The planning of the motor started during the summer. I had many ideas but in the end I didn’t have to look too far. With my first bike a BSA B33, came two B31- motors (or actually just some parts of the motors). The Cylinders and cylinder heads could make a beautiful v-twin motor. The idea was to use more of those BSA-parts. I also thought of using four BSA camshaft. While doing some calculations and measurements, I realized there wasn’t going to be enough space for the camshafts, if the cylinder-angle was going to be the usual British 50 degrees. Now With a 60 degree angle I could make the camshafts work with correct timing, but now trying to acquire a magneto could cause some extra trouble. I searched the British EBay, and found a Robert Bosch 60 degree magneto. No matter what the price I had to get this magneto in order to seal the deal with the 60 degree cylinder angle for my bike. 

   I still needed more parts, like a crankshaft, an oil pump, and the rest of the parts for the distributer head which I still didn’t have. I bought two broken HD Sportster crankshafts, and made one new one out of them. The oil pump came from a Speedway Jawa. That external oil pump seemed like both an easy and good-looking solution.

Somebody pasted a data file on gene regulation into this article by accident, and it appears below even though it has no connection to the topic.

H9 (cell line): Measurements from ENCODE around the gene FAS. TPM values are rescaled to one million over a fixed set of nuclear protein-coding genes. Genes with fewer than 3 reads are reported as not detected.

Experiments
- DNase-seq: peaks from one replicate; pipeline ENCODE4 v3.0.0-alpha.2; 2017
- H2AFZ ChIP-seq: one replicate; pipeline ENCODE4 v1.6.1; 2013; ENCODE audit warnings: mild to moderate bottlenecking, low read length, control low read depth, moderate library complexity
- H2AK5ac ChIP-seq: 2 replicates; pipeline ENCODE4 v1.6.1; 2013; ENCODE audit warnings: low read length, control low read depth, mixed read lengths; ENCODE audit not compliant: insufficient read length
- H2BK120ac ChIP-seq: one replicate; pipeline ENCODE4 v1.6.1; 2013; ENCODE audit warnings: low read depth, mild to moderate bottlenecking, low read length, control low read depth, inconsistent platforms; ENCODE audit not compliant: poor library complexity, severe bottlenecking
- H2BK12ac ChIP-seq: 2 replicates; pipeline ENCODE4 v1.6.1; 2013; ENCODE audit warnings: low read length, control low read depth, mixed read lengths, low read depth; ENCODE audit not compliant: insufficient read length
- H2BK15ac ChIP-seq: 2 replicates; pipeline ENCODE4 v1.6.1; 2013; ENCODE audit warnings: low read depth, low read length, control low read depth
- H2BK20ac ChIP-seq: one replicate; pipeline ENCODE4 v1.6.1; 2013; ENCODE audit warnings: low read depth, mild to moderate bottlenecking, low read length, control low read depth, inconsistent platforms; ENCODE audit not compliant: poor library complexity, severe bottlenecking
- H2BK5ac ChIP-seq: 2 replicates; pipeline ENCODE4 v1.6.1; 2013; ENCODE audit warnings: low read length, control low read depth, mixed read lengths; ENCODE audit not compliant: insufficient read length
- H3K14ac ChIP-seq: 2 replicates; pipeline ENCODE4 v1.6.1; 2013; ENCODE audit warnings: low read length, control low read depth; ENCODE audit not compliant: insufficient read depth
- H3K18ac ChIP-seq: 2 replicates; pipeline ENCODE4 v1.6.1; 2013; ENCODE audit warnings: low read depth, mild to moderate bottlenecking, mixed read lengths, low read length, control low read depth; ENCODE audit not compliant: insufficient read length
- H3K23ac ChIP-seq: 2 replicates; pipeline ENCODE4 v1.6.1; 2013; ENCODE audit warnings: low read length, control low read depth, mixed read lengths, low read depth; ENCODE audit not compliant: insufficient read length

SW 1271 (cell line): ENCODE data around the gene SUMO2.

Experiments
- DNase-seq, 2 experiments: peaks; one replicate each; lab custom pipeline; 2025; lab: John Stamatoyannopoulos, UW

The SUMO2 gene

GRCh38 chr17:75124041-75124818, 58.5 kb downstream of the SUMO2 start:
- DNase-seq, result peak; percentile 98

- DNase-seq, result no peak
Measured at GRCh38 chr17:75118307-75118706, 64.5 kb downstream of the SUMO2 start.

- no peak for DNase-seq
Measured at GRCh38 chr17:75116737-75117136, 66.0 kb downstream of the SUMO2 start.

Autumn had come and now I had all the parts required for casting the crankcases. I started with making the cast models from plywood. First I made the model for the output shaft side, because it was much simpler. I also had to make a liquid gas furnace, big enough to melt necessary amount of aluminium. I also had to make myself all the other tools which were to be needed in the casting-work. After some testing I managed to get the system working, and I could start the casting of the crankcase. After the first successful cast I started making the cast model of the distributor side.''